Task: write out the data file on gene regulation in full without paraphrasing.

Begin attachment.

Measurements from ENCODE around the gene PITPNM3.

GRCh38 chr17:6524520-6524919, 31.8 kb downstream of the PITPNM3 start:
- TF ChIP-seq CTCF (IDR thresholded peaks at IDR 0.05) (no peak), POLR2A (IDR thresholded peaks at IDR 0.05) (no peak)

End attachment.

Measurements from ENCODE around the gene PITPNM3.

GRCh38 chr17:6524520-6524919, 31.8 kb downstream of the PITPNM3 start:
- TF ChIP-seq CTCF (IDR thresholded peaks at IDR 0.05) (no peak), POLR2A (IDR thresholded peaks at IDR 0.05) (no peak)